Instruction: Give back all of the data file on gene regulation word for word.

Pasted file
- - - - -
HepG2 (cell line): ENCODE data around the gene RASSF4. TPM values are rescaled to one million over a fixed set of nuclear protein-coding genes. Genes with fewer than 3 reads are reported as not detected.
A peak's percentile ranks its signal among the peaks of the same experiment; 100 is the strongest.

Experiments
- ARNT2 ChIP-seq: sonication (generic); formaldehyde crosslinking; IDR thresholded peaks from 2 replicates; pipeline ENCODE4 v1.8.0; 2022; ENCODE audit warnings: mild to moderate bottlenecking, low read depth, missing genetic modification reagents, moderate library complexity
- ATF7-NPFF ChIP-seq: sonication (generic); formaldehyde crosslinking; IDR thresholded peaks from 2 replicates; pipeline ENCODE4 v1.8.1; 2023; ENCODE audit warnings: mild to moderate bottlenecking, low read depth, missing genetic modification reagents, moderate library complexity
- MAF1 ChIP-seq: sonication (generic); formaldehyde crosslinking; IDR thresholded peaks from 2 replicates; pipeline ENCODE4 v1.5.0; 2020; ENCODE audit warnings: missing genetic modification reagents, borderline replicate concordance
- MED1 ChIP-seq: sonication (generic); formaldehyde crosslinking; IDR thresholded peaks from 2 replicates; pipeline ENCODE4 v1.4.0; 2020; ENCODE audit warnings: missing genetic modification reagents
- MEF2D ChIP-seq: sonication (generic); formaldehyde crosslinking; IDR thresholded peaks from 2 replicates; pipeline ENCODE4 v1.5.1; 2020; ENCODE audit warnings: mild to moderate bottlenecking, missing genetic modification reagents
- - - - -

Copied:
HepG2 (cell line): ENCODE data around the gene RASSF4. TPM values are rescaled to one million over a fixed set of nuclear protein-coding genes. Genes with fewer than 3 reads are reported as not detected.
A peak's percentile ranks its signal among the peaks of the same experiment; 100 is the strongest.

Experiments
- ARNT2 ChIP-seq: sonication (generic); formaldehyde crosslinking; IDR thresholded peaks from 2 replicates; pipeline ENCODE4 v1.8.0; 2022; ENCODE audit warnings: mild to moderate bottlenecking, low read depth, missing genetic modification reagents, moderate library complexity
- ATF7-NPFF ChIP-seq: sonication (generic); formaldehyde crosslinking; IDR thresholded peaks from 2 replicates; pipeline ENCODE4 v1.8.1; 2023; ENCODE audit warnings: mild to moderate bottlenecking, low read depth, missing genetic modification reagents, moderate library complexity
- MAF1 ChIP-seq: sonication (generic); formaldehyde crosslinking; IDR thresholded peaks from 2 replicates; pipeline ENCODE4 v1.5.0; 2020; ENCODE audit warnings: missing genetic modification reagents, borderline replicate concordance
- MED1 ChIP-seq: sonication (generic); formaldehyde crosslinking; IDR thresholded peaks from 2 replicates; pipeline ENCODE4 v1.4.0; 2020; ENCODE audit warnings: missing genetic modification reagents
- MEF2D ChIP-seq: sonication (generic); formaldehyde crosslinking; IDR thresholded peaks from 2 replicates; pipeline ENCODE4 v1.5.1; 2020; ENCODE audit warnings: mild to moderate bottlenecking, missing genetic modification reagents